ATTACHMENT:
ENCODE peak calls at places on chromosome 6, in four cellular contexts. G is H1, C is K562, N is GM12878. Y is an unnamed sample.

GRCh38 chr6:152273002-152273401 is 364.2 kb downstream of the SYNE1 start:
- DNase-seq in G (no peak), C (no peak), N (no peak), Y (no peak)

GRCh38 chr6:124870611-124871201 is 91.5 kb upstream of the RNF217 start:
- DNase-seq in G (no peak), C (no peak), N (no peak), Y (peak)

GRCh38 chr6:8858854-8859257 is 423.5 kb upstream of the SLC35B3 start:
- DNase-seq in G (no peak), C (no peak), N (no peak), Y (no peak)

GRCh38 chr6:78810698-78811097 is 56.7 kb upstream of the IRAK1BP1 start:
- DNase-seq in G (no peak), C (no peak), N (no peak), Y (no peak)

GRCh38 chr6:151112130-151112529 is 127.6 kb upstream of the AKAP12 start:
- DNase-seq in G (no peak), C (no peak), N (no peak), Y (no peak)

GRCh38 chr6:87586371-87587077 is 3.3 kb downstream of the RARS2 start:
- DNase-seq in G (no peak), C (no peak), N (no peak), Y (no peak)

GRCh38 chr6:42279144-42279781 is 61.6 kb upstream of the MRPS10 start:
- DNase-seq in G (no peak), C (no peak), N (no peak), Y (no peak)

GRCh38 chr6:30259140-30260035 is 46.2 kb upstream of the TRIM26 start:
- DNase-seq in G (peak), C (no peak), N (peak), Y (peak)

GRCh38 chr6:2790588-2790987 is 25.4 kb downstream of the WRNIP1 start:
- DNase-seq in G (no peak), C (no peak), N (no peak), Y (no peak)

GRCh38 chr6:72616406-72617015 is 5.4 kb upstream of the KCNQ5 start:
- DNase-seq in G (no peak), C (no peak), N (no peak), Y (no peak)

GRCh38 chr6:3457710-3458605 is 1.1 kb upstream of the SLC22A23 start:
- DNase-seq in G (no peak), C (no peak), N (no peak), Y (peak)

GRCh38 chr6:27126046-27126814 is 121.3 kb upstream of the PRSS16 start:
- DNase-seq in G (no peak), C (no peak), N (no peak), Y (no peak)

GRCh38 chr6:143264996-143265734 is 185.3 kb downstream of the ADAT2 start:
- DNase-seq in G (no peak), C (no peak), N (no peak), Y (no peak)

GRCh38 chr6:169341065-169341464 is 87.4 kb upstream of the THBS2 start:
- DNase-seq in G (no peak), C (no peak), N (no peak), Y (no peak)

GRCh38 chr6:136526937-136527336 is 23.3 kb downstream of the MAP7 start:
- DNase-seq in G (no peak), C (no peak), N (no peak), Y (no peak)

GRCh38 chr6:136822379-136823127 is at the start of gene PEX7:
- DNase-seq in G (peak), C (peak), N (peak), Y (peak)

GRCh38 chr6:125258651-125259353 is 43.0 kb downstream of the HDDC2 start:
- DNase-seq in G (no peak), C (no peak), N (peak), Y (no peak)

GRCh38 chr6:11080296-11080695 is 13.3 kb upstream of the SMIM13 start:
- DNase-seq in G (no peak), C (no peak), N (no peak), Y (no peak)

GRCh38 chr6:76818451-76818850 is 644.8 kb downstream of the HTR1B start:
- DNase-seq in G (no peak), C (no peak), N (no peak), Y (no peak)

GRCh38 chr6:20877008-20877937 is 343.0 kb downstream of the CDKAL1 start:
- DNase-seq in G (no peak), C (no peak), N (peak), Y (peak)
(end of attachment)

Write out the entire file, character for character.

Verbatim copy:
ENCODE peak calls at places on chromosome 6, in four cellular contexts. G is H1, C is K562, N is GM12878. Y is an unnamed sample.

GRCh38 chr6:152273002-152273401 is 364.2 kb downstream of the SYNE1 start:
- DNase-seq in G (no peak), C (no peak), N (no peak), Y (no peak)

GRCh38 chr6:124870611-124871201 is 91.5 kb upstream of the RNF217 start:
- DNase-seq in G (no peak), C (no peak), N (no peak), Y (peak)

GRCh38 chr6:8858854-8859257 is 423.5 kb upstream of the SLC35B3 start:
- DNase-seq in G (no peak), C (no peak), N (no peak), Y (no peak)

GRCh38 chr6:78810698-78811097 is 56.7 kb upstream of the IRAK1BP1 start:
- DNase-seq in G (no peak), C (no peak), N (no peak), Y (no peak)

GRCh38 chr6:151112130-151112529 is 127.6 kb upstream of the AKAP12 start:
- DNase-seq in G (no peak), C (no peak), N (no peak), Y (no peak)

GRCh38 chr6:87586371-87587077 is 3.3 kb downstream of the RARS2 start:
- DNase-seq in G (no peak), C (no peak), N (no peak), Y (no peak)

GRCh38 chr6:42279144-42279781 is 61.6 kb upstream of the MRPS10 start:
- DNase-seq in G (no peak), C (no peak), N (no peak), Y (no peak)

GRCh38 chr6:30259140-30260035 is 46.2 kb upstream of the TRIM26 start:
- DNase-seq in G (peak), C (no peak), N (peak), Y (peak)

GRCh38 chr6:2790588-2790987 is 25.4 kb downstream of the WRNIP1 start:
- DNase-seq in G (no peak), C (no peak), N (no peak), Y (no peak)

GRCh38 chr6:72616406-72617015 is 5.4 kb upstream of the KCNQ5 start:
- DNase-seq in G (no peak), C (no peak), N (no peak), Y (no peak)

GRCh38 chr6:3457710-3458605 is 1.1 kb upstream of the SLC22A23 start:
- DNase-seq in G (no peak), C (no peak), N (no peak), Y (peak)

GRCh38 chr6:27126046-27126814 is 121.3 kb upstream of the PRSS16 start:
- DNase-seq in G (no peak), C (no peak), N (no peak), Y (no peak)

GRCh38 chr6:143264996-143265734 is 185.3 kb downstream of the ADAT2 start:
- DNase-seq in G (no peak), C (no peak), N (no peak), Y (no peak)

GRCh38 chr6:169341065-169341464 is 87.4 kb upstream of the THBS2 start:
- DNase-seq in G (no peak), C (no peak), N (no peak), Y (no peak)

GRCh38 chr6:136526937-136527336 is 23.3 kb downstream of the MAP7 start:
- DNase-seq in G (no peak), C (no peak), N (no peak), Y (no peak)

GRCh38 chr6:136822379-136823127 is at the start of gene PEX7:
- DNase-seq in G (peak), C (peak), N (peak), Y (peak)

GRCh38 chr6:125258651-125259353 is 43.0 kb downstream of the HDDC2 start:
- DNase-seq in G (no peak), C (no peak), N (peak), Y (no peak)

GRCh38 chr6:11080296-11080695 is 13.3 kb upstream of the SMIM13 start:
- DNase-seq in G (no peak), C (no peak), N (no peak), Y (no peak)

GRCh38 chr6:76818451-76818850 is 644.8 kb downstream of the HTR1B start:
- DNase-seq in G (no peak), C (no peak), N (no peak), Y (no peak)

GRCh38 chr6:20877008-20877937 is 343.0 kb downstream of the CDKAL1 start:
- DNase-seq in G (no peak), C (no peak), N (peak), Y (peak)